These are links for brand builders pursuing creative contexts for brands, as well as radical new (root) connections with customers. I’ll try to post such links a couple of times a month.
Brand identity: go cosmic, or go home
For a nice identity fix, check out these spiffy tattoos from young scientists. They may not win any design awards, but that’s not the point. They’re emergent identities—symbols of fundamental truths, processes, or discoveries that shape the universe, and humankind. They’re identities that transcend market offerings and shopping carts.
In comparison, many conventional brand identities seem small-minded and transitory. That’s because they aim too low. They’re commerce, not cosmos.
Some corollaries: In brands, the biggest universe wins. Go cosmic, or go home. Identities chained to products risk becoming dead-end DNA. They can’t evolve, and they’re doomed to perish.
Brands radiate possibilities
Benjamin Zander elucidates the principle. Does your brand enable major breakthroughs in the lives of customers? Does it take customers to places they couldn’t reach without you? Is your brand a new world of possibilities?
Put your brand on the map
Google Maps now makes it possible. The creative context is up to you.
In brands, the back is the new front
Touchscreens are an emergent interface for a whole host of new digital devices such as the iPhone. However, designing small touchscreens is tricky because one’s fingers can easily block the interface elements on the screen itself. Solution: use the back of the device for touch inputs, rather than the front. You make things happen from the “working” side.
There’s a metaphoric analog here for brands: While every brand likes to strut its display side, it’s often inputs through the back end of the brand—the customer side—that move the brand forward. Every customer is a “capacitive interface,” with back-end customer inputs more valuable in the long run than the dazzle of up-front campaigns.
Store brands lift grocers in troubled times
Conventional packaged brands from “name brand” manufacturers were once the measure of what brands were supposed to be. Now they’re in danger of becoming obsolescent, if not obsolete.
Conventional packaged brands tend to fall short on two accounts. First, they can’t match the experience level of retail brands, who are far closer to the customer. Second, retailers can shape their brands to the context of their total offering, and to the whole customer. To see what this means, traipse on down to Trader Joe’s or Whole Foods, two stores that act like communities. When your brand is confined to a package, it stands alone.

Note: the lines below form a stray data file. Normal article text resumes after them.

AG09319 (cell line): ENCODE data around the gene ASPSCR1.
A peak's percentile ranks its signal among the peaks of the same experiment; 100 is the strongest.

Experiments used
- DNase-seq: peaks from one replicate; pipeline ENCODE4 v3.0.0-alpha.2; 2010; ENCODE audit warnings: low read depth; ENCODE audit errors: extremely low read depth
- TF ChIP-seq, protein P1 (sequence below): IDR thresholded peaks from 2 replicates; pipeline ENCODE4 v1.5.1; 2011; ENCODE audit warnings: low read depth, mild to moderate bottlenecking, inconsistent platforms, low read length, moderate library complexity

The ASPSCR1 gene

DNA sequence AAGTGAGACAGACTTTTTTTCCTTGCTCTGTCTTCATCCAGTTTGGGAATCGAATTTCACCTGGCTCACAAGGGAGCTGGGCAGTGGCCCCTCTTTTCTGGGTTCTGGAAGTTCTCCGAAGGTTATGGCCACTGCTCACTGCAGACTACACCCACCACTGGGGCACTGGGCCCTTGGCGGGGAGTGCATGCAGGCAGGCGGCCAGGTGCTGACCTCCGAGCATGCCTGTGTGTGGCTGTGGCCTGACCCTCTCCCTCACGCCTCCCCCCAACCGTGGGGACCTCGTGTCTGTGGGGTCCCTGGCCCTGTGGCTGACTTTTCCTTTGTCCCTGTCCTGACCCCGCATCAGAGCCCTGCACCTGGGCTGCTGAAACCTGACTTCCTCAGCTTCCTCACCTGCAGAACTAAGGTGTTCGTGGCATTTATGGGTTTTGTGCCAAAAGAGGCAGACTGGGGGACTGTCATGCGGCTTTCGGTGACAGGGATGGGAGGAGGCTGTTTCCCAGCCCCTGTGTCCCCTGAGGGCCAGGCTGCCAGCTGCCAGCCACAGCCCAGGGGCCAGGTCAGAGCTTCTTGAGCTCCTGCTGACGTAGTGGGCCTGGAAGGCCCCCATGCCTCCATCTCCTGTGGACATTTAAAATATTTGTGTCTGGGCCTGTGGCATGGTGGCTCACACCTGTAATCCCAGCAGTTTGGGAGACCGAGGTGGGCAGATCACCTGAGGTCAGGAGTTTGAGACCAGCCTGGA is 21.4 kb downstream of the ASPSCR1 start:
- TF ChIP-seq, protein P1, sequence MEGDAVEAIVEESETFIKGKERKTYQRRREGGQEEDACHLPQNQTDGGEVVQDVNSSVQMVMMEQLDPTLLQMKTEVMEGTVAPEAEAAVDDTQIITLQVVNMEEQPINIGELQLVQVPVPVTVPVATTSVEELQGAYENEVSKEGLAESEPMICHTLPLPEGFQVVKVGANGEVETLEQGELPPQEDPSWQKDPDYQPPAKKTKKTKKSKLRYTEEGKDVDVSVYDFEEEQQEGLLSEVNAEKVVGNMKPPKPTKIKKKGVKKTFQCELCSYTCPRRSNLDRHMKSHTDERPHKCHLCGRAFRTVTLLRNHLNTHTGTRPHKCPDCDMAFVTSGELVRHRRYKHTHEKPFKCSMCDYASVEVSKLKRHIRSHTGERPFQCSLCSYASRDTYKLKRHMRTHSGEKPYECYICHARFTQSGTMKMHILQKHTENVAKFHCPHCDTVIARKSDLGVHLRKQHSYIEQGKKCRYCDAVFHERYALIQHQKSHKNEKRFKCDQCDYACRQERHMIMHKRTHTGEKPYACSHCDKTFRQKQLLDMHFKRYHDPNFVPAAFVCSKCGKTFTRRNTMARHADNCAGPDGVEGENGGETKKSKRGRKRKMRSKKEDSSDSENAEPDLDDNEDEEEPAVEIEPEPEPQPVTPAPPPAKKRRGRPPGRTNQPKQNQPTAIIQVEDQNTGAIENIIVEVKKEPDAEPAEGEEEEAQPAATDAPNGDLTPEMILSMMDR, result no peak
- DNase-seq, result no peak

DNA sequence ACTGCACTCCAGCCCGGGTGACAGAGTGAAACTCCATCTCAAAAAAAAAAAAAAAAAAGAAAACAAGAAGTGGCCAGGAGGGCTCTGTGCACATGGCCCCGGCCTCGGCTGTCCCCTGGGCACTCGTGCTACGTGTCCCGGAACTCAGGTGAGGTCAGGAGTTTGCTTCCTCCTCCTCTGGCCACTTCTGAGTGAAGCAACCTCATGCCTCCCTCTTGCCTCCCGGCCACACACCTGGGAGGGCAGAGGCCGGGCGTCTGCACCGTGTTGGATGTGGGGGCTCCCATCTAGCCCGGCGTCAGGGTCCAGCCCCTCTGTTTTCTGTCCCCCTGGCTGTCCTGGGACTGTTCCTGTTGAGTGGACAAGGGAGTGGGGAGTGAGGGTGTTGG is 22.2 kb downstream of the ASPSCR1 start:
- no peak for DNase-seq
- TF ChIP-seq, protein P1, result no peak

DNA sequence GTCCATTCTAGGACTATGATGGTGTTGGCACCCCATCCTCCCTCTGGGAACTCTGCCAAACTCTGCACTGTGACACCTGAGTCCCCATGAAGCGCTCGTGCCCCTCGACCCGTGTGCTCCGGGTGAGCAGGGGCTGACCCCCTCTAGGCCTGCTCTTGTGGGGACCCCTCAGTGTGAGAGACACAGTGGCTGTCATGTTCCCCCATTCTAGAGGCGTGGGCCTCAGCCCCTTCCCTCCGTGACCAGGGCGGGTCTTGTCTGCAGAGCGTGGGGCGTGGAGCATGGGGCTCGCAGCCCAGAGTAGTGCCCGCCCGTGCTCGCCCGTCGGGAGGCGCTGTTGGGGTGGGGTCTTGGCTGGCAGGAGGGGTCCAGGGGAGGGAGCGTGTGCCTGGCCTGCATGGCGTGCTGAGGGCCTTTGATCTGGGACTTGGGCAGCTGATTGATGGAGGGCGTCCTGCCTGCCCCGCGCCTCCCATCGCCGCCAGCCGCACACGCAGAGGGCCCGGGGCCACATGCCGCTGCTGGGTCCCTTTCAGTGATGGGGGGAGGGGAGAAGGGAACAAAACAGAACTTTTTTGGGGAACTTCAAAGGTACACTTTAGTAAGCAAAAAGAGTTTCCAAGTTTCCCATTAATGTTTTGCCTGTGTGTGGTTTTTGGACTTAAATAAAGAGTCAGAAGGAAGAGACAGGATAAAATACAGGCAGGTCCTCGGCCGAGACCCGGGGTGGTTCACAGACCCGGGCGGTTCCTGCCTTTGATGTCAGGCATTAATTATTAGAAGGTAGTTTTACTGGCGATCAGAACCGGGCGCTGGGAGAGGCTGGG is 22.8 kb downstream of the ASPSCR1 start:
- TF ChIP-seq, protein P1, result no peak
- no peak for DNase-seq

Moreover, a store experience can differentiate the customer. That’s a far more valuable experience than package brand dress that merely differentiates a product from its neighbors on the shelf.
How a Steve Jobs approach might transform Detroit auto makers
Small chance of this ever happening, but Robert Cringely scores some good points on the strategic importance of brand focus and customer experience.
I especially like this line: “Apple is worth more than any of the car companies and for good reason: Apple has a future.”
Yes, indeed. Your brand holds the keys to your future. For decades, Detroit brands have been pseudo brands, little more than stylized sales stimulants. Lately they’re being reduced to progressively puerile ad campaigns. Customers are taking their futures elsewhere.
In brands, culture trumps commerce
The gist of a brand is its contribution to culture. Thus, brand builders pay attention to thinkers like Michael Shanks, a leader in reappraising past cultures and their living heritage, especially in terms of processes of adaptation and innovation. He’s helping transform archeology into a discipline of foresight, rather than hindsight.
Brand builders are culture creators. The more your brand adds to the culture, the better its chances to self-seed and take root. A brand that isn’t a new context of culture is effectively DOA.
Also: the Stanford Humanities Lab, a brand builder’s sandbox.
Brand values are craft values
The new book is called The Craftsman, by Richard Sennett. It explores “deep connections between material consciousness and ethical values,” which just happens to be the very stuff of brands. Well, real brands, not pseudo brands. Brands predicated on craft have a material and spiritual advantage over synthetic brands (fictions) predicated on selling. When companies lose their craft, they wind up in dire straits, like those brand-deficient Detroit automakers.